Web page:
Good Cooking For Hard Times is back! The times have gotten worse, but the cooking has gotten better and the blog is much enhanced with short, videos of actual cooking.
At popular request there will be less talk and more recipes.
Mission re-statement: I believe that cooking fresh, local food for your family is a small, but revolutionary act of defiance against the corporate machine. The farm to table movement is a first, tiny step away from multinational control of our lives.
In that spirit, our recipes will be simple, easy to make and infused with intense flavors. As much as possible, they will be based on fresh, organic produce available in the mid-Atlantic states. But in Winter we will make many compromises.
As always, I look forward to your comments.
Today, it’s wild mushrooms! I used a mixture of Shitake, which are farmed and readily available, and the wild Maitake, supposedly the best mushroom for our health. Brett Grohsgal, my CSA farmer, wrote, “I used to scorn those studies, but the evidence grows that this species really boosts our immune systems.” So eat up!
Wild Mushrooms Sauteed.
- 1 pound wild mushrooms (any amount will do)
- 1 large onion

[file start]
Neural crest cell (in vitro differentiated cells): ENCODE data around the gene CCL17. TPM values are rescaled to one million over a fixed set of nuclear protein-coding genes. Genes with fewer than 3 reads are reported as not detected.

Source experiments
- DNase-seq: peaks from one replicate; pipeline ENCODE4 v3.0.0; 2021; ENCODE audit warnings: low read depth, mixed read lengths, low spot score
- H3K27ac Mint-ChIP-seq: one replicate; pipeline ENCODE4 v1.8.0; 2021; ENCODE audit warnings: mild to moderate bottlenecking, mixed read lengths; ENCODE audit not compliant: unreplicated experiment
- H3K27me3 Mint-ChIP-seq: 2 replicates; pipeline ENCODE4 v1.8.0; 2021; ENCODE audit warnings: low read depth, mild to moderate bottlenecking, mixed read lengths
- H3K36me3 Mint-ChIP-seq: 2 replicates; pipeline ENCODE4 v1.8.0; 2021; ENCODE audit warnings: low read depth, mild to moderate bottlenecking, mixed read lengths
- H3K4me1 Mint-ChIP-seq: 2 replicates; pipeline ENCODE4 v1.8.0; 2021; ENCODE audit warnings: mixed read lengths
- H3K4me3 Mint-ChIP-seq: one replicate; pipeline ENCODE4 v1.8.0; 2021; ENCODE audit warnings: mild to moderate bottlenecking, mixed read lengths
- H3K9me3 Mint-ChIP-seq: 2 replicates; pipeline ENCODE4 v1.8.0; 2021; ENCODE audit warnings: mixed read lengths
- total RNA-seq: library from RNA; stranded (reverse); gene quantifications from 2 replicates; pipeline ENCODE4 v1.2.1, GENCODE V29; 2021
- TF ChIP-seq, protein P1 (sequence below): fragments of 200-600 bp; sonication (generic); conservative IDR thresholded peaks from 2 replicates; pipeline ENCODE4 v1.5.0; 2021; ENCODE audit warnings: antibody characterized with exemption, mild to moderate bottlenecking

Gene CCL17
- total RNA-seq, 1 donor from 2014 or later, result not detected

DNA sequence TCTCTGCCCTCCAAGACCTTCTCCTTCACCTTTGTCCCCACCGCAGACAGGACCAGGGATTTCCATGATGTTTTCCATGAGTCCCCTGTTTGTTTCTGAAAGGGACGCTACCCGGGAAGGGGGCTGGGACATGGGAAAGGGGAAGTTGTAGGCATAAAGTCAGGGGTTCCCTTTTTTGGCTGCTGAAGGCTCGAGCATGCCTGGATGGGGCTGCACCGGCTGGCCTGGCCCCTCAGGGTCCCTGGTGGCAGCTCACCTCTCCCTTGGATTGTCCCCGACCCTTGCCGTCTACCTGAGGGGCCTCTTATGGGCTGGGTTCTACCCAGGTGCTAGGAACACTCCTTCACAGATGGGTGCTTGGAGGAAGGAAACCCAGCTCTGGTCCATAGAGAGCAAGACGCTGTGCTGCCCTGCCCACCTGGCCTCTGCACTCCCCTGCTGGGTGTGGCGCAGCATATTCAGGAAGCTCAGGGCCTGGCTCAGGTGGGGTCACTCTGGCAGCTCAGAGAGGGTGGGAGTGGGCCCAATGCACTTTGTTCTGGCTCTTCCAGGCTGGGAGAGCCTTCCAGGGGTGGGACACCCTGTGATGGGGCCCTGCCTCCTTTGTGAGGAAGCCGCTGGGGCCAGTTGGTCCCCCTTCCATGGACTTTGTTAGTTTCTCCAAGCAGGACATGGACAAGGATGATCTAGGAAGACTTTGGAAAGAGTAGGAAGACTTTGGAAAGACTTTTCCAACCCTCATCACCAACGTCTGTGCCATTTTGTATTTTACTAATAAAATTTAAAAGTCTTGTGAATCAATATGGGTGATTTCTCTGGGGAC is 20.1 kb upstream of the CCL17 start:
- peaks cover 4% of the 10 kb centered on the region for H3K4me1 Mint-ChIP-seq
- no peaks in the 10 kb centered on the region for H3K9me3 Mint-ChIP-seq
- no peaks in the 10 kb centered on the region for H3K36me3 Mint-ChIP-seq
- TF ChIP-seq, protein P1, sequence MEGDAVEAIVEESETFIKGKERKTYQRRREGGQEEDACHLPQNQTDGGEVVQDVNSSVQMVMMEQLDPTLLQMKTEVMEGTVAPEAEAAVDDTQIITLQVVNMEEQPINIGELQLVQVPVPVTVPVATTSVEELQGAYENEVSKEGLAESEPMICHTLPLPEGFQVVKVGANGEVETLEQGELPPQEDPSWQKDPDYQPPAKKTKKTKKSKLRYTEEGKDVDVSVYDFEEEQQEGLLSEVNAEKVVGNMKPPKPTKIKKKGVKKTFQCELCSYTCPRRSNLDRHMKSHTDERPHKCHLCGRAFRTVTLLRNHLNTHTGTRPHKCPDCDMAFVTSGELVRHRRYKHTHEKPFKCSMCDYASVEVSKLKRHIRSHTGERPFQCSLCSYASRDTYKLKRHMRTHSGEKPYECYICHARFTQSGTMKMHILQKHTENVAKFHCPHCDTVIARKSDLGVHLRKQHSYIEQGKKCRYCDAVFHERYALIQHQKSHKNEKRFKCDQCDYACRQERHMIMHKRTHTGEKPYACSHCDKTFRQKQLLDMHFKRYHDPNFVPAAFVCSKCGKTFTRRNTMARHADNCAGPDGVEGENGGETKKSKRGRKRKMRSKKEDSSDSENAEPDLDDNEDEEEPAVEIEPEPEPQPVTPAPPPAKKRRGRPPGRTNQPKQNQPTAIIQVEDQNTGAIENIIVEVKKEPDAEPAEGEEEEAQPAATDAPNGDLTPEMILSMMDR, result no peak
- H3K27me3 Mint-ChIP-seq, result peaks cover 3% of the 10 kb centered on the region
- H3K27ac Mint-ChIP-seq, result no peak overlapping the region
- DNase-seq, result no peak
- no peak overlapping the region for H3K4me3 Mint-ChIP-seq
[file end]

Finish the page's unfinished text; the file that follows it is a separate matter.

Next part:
- 3 to 4 cloves of garlic
- 1/3rd cup of stock (vegetable, chicken or beef)
- 1/8th cup of olive oil
- A branch of fresh sage
- Salt and Pepper to taste
Peel and chop the garlic. Peel and slice the onion. Slice and cut the mushrooms into 1/3 to 1/2 inch pieces.
Saute the garlic in olive oil until it releases its flavor.
Add the onions and saute until they are almost translucent and beginning to brown. Add the mushroom and saute until they are evenly covered with oil.
Add the stock to create a slight sauce. Tuck in a branch of sage or use dry sage if fresh is not available.
Cook until the mushrooms are tender and lose their water (a few minutes only), and season with salt and pepper to taste.
This is a terrific dish to have over pasta.
NOTE: You can also pure´, add more stock and make a terrific mushroom soup. (Don’t forget to take the sage branch out before you blend the mushrooms.